Aeschylus, writer of ancient Greek tragedies, once wrote: “[T]here is nothing certain in a man’s life except this, that he must lose it”. Beyond death’s inevitability, however, is there anything else we can say about it, in view of the increasing death toll of COVID-19 all over the world?
A controversial online diary of life and death in Wuhan during its lockdown period has been published by Fang Fang, a fiction writer. When news broke that her “Quarantine Diaries” would be translated and published in America and Germany, the social-media posts and coverage in China on “Fang Fang’s Diaries” became overwhelmingly hostile.
Some challenged her moral authority, charging her with seeking fame at the expense of the dead, while others saw her diary as an elegy for her home city, where the global pandemic began. As she said in an interview: “[I]f authors have any responsibilities in the face of disaster, the greatest of them is to bear witness”, and in her first-hand witness of the many casualties in Wuhan, she chose to “always [care] about how the weak survive great upheavals” and decided that “[T]he individuals who are left out” should be her chief concern.
In support of Fang Fang, I argue that death and dying should be considered as a way of examining morality and ethics, in terms of both individual dilemmas and social practices. I premise this argument on Deleuze’s (1968) philosophy of repetition in time. For example, when we lose our loved ones, our mourning will be repeated every time we experience the sense of loss. In quantitative terms, it is the mourning itself that is repeated again and again. However, every repetition of the ‘same’ is lived differently in terms of quality as the mourning is enacted in situ each time (here and now) and as the trajectories of our own lives play out over time.
The implication of this repetition is that there are inner moral qualities essentially inherent in time itself, because the time in which we live gives us the opportunity of knowing ourselves as moral beings, always capable of once more freshly considering what is the right thing to do. The time-frame thrust upon us makes our responsibility to ourselves and others all the more obvious.
Before presenting three excerpts on mourning from Fang Fang’s diary, I summarize the three dimensions that she leans towards in her representations of death: (1) the quality of deaths as individualised experiences, (2) death as an ongoing and non-definitive process; and (3) recognition of the pathos of loss. As explained, these dimensions need to be understood in light of the Deleuzian philosophy of repetition.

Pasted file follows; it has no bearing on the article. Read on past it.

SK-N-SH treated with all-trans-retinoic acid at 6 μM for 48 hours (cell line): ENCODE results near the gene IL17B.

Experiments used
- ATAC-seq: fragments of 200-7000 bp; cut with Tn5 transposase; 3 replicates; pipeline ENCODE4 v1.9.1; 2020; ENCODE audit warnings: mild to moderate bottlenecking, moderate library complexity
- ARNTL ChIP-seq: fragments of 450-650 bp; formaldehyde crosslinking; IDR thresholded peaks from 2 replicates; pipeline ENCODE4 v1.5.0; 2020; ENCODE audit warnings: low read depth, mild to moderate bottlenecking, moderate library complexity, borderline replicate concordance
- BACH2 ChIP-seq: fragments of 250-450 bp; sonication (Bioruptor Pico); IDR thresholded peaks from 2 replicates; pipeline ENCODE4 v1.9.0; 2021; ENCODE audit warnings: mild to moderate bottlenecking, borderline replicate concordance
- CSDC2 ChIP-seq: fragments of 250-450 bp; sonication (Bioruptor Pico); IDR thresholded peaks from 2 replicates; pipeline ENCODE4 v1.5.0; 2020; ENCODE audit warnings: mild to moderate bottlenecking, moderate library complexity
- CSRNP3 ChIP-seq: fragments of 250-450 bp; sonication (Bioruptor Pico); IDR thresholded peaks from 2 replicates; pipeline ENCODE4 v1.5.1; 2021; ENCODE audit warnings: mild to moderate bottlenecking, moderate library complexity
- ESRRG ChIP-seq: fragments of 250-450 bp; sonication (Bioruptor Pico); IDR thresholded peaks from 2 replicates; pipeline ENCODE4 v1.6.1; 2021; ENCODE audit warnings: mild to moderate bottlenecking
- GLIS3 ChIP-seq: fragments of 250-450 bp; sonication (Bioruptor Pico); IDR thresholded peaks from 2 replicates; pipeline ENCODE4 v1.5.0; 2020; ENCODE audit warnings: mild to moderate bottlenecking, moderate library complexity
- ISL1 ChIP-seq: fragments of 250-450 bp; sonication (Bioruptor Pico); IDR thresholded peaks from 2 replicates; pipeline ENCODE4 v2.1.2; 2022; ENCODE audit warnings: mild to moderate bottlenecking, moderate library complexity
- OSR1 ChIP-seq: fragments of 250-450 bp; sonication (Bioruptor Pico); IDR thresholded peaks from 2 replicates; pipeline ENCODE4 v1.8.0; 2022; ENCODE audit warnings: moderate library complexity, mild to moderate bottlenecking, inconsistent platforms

The quality of death as individualised experiences
“If I made any numbers up, would people not notice? … The death toll in Wuhan is more than a thousand, and how many are mentioned in my blog? Not even a fraction! To recap, I will not disclose the names of any deceased person that the official media did not disclose. The whole family of Chang Kai, of the Hubei film studio died because of the corona virus. Today, the commemorative article written by his classmates was screened. Chang Kai’s deathbed will sounds sad, even heart-breaking. I wonder if those people think that this is causing panic again?”
Fang Fang wrote this in response to a self-claimed ‘patriot’ who had attacked her for “fabricating panic while staying at home”. It shows clearly that Fang Fang was not interested in tracing or verifying the number of deaths in Wuhan; instead she cared most about making personal narratives count, evoking individualised experiences, including those of marginalised people or people left behind. When a nationalistic narrative of COVID-19 reduces the number of deaths to a political token and links it to a win-lose game, Fang Fang reminds us that we should never measure those individualised experiences against the size of the population. Such a measure devours and dilutes our sorrow and suffering as well as undermines our capacity to act.
The narration of mourning in Fang Fang’s online diary underlies the significance of the other and the pathos of loss. Although the instances of death in her diary betoken transience, discontinuity and fragmentation, they allow us to re-experience the individual deaths of the victims of the pandemic and, thus, help us gain access to non-chronological time in which we encounter our pure past. This shows how our experiences may resemble or echo one another, but always contain an experiential difference that renders each of them unique and special: when death intersects with different identity categories, our thoughts became calls for support or creative problem-solving for the migrant workers in Wuhan, kids becoming orphans, or female medical workers with shaved heads. Through this kind of repetition, our being is becoming, an eternal return in future time.
Since none of the living has ever experienced death – there is no lived experience of death within our own being – we can learn how to live only through what is the closest and the most accessible notion of death, namely, the death of the other. The hardships of learning from the death of someone else, their emotional and intellectual legacy to us, translate into new ways of recounting life and accounting for life through the constant warning given by their death: we too will die, we are dying and we may already be dead although still living (Artemenko, 2017).